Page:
Royal Shakespeare Company
London's third Macbeth of the season comes with the Royal Shakespeare imprint and offers yet another contrasting view of the Scottish play. In this case, director Dominic Cooke keeps it to about two-and-a-quarter hours and sets it in the Nineteenth Century with Greg Hicks and Sian Thomas in the leading roles.
The play opens with a trio of rather drab weird sisters announcing Macbeth's destiny. Soon enough, the regal King Duncan played by Richard Cordery pays his fatal visit to the man who will succeed him.
Hicks is a real contrast with Simon Russell Beale at the Almeida. Where the latter slows his speech, Greg Hicks rushes lines, drawling them out at such a rate that they are not always easy to catch. He draws great sympathy, since his face constantly betrays his discomfort, firstly at killing a King, thus wrecking his own peace and then in his new, haunted role. Only when he decides that he is invincible is there a brief moment of, possibly drunken, confidence. Hicks is at his best when he does slow down in the soliloquies.
His wife, in a very feeling performance from Miss Thomas, is neurotic from the start and it is easy to see both why her hen-pecked husband can be nagged into regicide and why eventually his actions will tip her over the edge into madness and death.
Banquo (Louis Hilyer) is a bluff, warlike man whose bloody ghost would scare anybody and draws an anguished silent scream from his King, while the best of the support acting comes from Clive Wood as Macduff. His grief at losing his wife and babes is terrible to witness and the way in which he spurs the ineffectual Malcolm (Pal Aron) to invasion and his destiny is impressive.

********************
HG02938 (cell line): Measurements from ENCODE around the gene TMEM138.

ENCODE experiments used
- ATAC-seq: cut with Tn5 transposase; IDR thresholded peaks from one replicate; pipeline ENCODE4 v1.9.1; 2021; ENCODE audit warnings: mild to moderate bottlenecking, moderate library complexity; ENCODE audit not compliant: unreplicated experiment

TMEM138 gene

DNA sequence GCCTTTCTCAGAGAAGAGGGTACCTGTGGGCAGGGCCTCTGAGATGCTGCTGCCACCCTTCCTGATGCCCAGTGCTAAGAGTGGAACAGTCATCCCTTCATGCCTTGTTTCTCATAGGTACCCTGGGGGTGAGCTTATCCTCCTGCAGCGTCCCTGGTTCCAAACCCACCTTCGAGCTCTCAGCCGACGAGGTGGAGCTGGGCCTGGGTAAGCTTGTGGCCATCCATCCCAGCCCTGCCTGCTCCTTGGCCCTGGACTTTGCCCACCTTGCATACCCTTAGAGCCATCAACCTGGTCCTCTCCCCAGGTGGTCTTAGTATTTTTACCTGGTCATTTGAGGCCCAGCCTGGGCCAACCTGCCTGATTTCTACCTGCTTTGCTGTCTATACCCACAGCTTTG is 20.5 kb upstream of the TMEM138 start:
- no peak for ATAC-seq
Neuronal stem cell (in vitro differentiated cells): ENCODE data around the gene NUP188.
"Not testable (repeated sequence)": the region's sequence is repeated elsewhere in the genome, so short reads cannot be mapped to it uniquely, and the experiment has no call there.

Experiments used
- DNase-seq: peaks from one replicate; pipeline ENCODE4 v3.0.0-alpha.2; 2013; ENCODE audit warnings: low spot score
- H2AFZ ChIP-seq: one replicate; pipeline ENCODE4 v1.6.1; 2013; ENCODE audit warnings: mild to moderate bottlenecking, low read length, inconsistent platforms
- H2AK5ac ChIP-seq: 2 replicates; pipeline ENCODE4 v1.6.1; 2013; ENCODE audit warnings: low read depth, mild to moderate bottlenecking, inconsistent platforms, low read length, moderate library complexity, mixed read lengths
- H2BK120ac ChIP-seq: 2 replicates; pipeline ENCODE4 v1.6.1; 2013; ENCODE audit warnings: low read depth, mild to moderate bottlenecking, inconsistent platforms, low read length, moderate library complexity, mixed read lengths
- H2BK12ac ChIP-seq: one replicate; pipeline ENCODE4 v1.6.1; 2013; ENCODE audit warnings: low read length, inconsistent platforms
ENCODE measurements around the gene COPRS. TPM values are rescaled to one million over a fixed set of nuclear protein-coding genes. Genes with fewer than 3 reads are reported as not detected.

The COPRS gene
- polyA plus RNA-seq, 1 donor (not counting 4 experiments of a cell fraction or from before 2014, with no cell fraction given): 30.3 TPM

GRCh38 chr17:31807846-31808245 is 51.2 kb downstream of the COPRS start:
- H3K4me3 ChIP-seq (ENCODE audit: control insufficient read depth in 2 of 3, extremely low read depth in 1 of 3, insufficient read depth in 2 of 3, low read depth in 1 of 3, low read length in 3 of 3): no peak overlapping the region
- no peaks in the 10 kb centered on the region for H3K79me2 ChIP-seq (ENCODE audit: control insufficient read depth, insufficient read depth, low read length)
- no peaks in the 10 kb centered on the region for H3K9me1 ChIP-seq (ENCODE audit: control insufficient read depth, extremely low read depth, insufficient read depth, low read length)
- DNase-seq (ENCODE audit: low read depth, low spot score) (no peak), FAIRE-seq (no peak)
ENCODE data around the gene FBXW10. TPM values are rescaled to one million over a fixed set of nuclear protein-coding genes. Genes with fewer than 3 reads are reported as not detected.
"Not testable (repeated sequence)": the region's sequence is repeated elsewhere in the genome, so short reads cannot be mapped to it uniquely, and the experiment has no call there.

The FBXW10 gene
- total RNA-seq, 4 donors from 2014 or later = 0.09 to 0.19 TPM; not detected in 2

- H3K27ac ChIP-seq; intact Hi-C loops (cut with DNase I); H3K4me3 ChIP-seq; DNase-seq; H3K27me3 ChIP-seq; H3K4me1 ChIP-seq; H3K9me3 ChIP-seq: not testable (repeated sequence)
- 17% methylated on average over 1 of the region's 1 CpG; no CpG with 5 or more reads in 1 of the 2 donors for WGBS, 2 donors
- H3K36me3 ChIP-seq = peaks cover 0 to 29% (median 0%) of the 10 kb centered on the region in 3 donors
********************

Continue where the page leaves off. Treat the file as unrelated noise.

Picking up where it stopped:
The atmosphere on Robert Innes Hopkins generally bare set, a feature of most current RSC productions, comes from two areas. The innovative lighting, designed by Peter Mumford might well win awards and Gary Yershon's martial music, played live from the stage-side boxes is so powerful that it could almost wake the manifold dead. There is also a strong sense of the pathetic fallacy as the noisy elements bear down on this unholy Kingdom.
Cooke's ending, after some spectacular swordplay, is novel, as first the two bereaved sufferers, Macduff and Banquo's son, little Fleance salute each other and then the boy who will be King is seen meeting the weird sisters who will presumably tell him so.
This version has many nice moments and the odd experiment that fails, for example distracting silhouette play and a scene in which the witches conjure up images of the King's fate that would work better on film and flashily detract from Shakespeare's intentions.
While it is a delight to see so much Shakespeare on stage at the moment, it would be even better if there was greater variety. Much as one may like Macbeth, it is possible to get too much of a good thing and all too easy to get stuck in a world of critical comparison. This is a perfectly acceptable and enjoyable, if not wildly exciting, rendering. Whether it is preferable to the others though is a matter of taste as each is so different.
This review originally appeared on Theatreworld in a slightly different version
Reviewer: Philip Fisher